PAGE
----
Is that new season Thierry Mugler?

Just over a week ago, Tatty Devine, an independent jewellery brand based in London, posted some images on their blog. Within hours, their website had crashed due to the number of people trying to comment beneath that post. The images were of their jewellery sitting next to pieces on sale at high street chain Claire’s Accessories. These pieces were suspiciously – audaciously you might say – similar to Tatty Devine’s. In some instances they were indistinguishable.

The comments published below Tatty’s post expressed heart felt support for an independent and innovative brand. Many people suggested that Tatty Devine look into taking legal action against the mega retailer Claire’s, who refused to publicly acknowledge the chorus of condemnation that chimed up on Twitter and across the web. This story has been on my mind and I want to explore a few aspects of it.

Tatty Devine are a small British business, built from scratch with love and hard labour and they are a great success story. People who buy their jewellery love them. People who work there love them. Their designs are playful, bold, light hearted and very popular. Tatty Devine are associated with the DIY and crafting community in London and the UK in general. This is because they are not a huge manufacturing giant, but – despite their widespread success – are hands on in their approach to design and physical creation. As one journalist blogging for The Independent newspaper noted, Tatty Devine have published a ‘How to make jewellery’ book and indeed they are active participants in this DIY world. Harriet and Rosie, the two friends who began the brand, still man the Tatty Devine stall at various events in London.

That journalist questions Tatty Devine’s right to call up Claire’s on their copying, when Tatty Devine themselves are encouraging people to have a go at making jewellery. This is the crux of the matter for me. There is a qualitative difference between mass market imitation and the individual hobbyist.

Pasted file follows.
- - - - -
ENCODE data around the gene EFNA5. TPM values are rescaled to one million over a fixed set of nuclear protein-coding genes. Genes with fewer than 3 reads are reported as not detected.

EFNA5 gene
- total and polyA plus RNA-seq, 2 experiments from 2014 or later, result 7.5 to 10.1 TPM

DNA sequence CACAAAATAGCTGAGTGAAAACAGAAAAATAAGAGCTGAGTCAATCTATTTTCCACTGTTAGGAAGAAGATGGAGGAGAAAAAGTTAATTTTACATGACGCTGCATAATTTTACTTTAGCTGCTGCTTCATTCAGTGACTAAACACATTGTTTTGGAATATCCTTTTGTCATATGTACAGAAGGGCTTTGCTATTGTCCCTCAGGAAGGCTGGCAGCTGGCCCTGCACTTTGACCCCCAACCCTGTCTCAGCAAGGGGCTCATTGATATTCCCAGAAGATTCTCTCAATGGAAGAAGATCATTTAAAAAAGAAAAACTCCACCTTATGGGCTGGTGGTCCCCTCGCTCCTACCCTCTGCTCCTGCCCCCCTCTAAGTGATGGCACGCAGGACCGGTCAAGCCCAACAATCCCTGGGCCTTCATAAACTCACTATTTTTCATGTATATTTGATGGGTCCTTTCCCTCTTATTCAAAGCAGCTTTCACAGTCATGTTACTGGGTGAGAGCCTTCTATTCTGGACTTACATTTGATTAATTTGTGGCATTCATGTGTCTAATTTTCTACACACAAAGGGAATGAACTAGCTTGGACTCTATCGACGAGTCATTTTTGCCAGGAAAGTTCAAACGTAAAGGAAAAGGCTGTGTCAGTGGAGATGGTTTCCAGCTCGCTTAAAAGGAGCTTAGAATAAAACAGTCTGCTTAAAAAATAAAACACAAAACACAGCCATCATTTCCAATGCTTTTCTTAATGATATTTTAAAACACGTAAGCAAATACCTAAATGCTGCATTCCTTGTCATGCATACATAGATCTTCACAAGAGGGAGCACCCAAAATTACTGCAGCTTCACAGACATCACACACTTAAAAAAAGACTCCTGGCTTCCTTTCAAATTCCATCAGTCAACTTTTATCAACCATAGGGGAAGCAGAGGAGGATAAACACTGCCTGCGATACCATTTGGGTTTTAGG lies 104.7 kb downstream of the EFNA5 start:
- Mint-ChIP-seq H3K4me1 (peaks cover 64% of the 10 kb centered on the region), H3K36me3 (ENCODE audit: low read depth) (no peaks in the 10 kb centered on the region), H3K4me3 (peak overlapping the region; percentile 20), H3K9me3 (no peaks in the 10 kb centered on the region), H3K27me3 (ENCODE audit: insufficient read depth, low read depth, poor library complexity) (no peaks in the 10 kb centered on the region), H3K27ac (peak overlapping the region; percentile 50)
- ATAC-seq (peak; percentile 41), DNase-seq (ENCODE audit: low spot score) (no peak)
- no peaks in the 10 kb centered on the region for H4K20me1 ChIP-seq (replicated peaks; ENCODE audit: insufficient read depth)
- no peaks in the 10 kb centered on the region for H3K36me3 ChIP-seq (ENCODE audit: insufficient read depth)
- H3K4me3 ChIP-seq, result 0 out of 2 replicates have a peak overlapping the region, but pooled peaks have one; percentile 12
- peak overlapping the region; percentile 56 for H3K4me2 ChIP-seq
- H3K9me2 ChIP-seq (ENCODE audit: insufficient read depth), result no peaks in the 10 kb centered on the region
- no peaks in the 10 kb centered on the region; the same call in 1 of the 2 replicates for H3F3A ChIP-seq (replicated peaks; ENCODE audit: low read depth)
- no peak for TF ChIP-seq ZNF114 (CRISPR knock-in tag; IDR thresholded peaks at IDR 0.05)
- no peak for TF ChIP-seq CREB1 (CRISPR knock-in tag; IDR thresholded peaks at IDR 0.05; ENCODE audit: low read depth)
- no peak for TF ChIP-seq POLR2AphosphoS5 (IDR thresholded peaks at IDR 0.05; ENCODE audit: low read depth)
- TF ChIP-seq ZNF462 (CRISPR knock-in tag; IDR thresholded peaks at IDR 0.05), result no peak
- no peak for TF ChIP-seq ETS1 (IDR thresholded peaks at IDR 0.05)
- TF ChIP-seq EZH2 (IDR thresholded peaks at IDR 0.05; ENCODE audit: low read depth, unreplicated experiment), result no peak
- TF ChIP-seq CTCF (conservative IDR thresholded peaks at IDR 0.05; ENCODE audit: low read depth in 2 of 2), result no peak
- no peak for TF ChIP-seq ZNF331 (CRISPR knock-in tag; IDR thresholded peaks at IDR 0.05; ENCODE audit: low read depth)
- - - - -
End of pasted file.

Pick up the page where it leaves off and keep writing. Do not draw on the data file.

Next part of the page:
The DIY community has found a great home on the internet. Due to the ease of posting visual tutorials online, homemade has truly flourished in the digital age. I found two tutorials for necklaces that directly reference the Tatty Devine T-Rex piece that Claire's copied. One tutorial is featured on a pioneering craft tutorials forum called Cut Out + Keep. It is a simple, well explained tutorial and encourages people to use their creativity to create a dinosaur necklace that differs from Tatty Devine's.

The second tutorial is on a blog and the end result is remarkably similar to the Tatty Devine original. The author states that they decided to make their own dinosaur necklace as the original was not within their budget.

In response to the Claire’s incident, Tatty Devine co-founder Rosie Wolfenden asked "What's the impetus for small brands to start up if people can just take away their ideas?" Though it seems clear that the homemade replicas above did not stem form a desire to sell or make profit, Rosie's question points to a debate that is currently unfolding in the world of fashion, where large retail chains are in the habit of drawing their 'inspiration' directly from the catwalks. The majority of Britains are not luxoriously wealthy and a high street version of a high end garment often proves irresistable.